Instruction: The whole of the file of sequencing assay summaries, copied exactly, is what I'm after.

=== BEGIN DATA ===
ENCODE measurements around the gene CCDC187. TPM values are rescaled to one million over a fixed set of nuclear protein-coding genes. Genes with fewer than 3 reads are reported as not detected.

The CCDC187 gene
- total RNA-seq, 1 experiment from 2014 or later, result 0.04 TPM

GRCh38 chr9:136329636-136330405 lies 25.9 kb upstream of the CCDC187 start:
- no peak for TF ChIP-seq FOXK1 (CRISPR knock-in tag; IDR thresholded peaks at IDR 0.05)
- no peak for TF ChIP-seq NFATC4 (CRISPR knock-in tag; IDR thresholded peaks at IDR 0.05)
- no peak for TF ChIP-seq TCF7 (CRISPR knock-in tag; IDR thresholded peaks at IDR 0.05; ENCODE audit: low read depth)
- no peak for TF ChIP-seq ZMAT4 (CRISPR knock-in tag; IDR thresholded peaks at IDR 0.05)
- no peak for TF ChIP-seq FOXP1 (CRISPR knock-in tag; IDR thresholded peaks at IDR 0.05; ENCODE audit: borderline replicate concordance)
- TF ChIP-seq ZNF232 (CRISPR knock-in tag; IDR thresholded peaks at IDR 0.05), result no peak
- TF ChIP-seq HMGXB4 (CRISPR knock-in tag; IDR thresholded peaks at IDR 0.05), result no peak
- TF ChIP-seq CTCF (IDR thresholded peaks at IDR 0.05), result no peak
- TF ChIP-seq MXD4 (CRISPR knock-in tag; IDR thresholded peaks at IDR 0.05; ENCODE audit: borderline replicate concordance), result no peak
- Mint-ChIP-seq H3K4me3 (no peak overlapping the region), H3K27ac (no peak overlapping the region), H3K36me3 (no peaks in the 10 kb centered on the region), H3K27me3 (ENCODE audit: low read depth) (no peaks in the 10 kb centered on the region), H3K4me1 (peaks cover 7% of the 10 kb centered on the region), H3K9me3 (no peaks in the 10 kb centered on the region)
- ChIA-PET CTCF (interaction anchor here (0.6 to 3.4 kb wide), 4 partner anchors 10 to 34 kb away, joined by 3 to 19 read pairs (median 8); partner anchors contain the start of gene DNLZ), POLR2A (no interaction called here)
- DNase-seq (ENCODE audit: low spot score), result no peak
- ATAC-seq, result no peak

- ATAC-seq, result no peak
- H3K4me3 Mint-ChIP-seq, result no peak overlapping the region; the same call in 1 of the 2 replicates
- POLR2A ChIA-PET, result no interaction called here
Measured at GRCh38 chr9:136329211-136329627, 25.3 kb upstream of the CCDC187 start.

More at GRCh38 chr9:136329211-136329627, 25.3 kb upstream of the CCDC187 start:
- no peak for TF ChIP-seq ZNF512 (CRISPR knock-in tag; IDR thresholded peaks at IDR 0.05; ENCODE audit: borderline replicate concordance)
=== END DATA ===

ENCODE measurements around the gene CCDC187. TPM values are rescaled to one million over a fixed set of nuclear protein-coding genes. Genes with fewer than 3 reads are reported as not detected.

The CCDC187 gene
- total RNA-seq, 1 experiment from 2014 or later, result 0.04 TPM

GRCh38 chr9:136329636-136330405 lies 25.9 kb upstream of the CCDC187 start:
- no peak for TF ChIP-seq FOXK1 (CRISPR knock-in tag; IDR thresholded peaks at IDR 0.05)
- no peak for TF ChIP-seq NFATC4 (CRISPR knock-in tag; IDR thresholded peaks at IDR 0.05)
- no peak for TF ChIP-seq TCF7 (CRISPR knock-in tag; IDR thresholded peaks at IDR 0.05; ENCODE audit: low read depth)
- no peak for TF ChIP-seq ZMAT4 (CRISPR knock-in tag; IDR thresholded peaks at IDR 0.05)
- no peak for TF ChIP-seq FOXP1 (CRISPR knock-in tag; IDR thresholded peaks at IDR 0.05; ENCODE audit: borderline replicate concordance)
- TF ChIP-seq ZNF232 (CRISPR knock-in tag; IDR thresholded peaks at IDR 0.05), result no peak
- TF ChIP-seq HMGXB4 (CRISPR knock-in tag; IDR thresholded peaks at IDR 0.05), result no peak
- TF ChIP-seq CTCF (IDR thresholded peaks at IDR 0.05), result no peak
- TF ChIP-seq MXD4 (CRISPR knock-in tag; IDR thresholded peaks at IDR 0.05; ENCODE audit: borderline replicate concordance), result no peak
- Mint-ChIP-seq H3K4me3 (no peak overlapping the region), H3K27ac (no peak overlapping the region), H3K36me3 (no peaks in the 10 kb centered on the region), H3K27me3 (ENCODE audit: low read depth) (no peaks in the 10 kb centered on the region), H3K4me1 (peaks cover 7% of the 10 kb centered on the region), H3K9me3 (no peaks in the 10 kb centered on the region)
- ChIA-PET CTCF (interaction anchor here (0.6 to 3.4 kb wide), 4 partner anchors 10 to 34 kb away, joined by 3 to 19 read pairs (median 8); partner anchors contain the start of gene DNLZ), POLR2A (no interaction called here)
- DNase-seq (ENCODE audit: low spot score), result no peak
- ATAC-seq, result no peak

- ATAC-seq, result no peak
- H3K4me3 Mint-ChIP-seq, result no peak overlapping the region; the same call in 1 of the 2 replicates
- POLR2A ChIA-PET, result no interaction called here
Measured at GRCh38 chr9:136329211-136329627, 25.3 kb upstream of the CCDC187 start.

More at GRCh38 chr9:136329211-136329627, 25.3 kb upstream of the CCDC187 start:
- no peak for TF ChIP-seq ZNF512 (CRISPR knock-in tag; IDR thresholded peaks at IDR 0.05; ENCODE audit: borderline replicate concordance)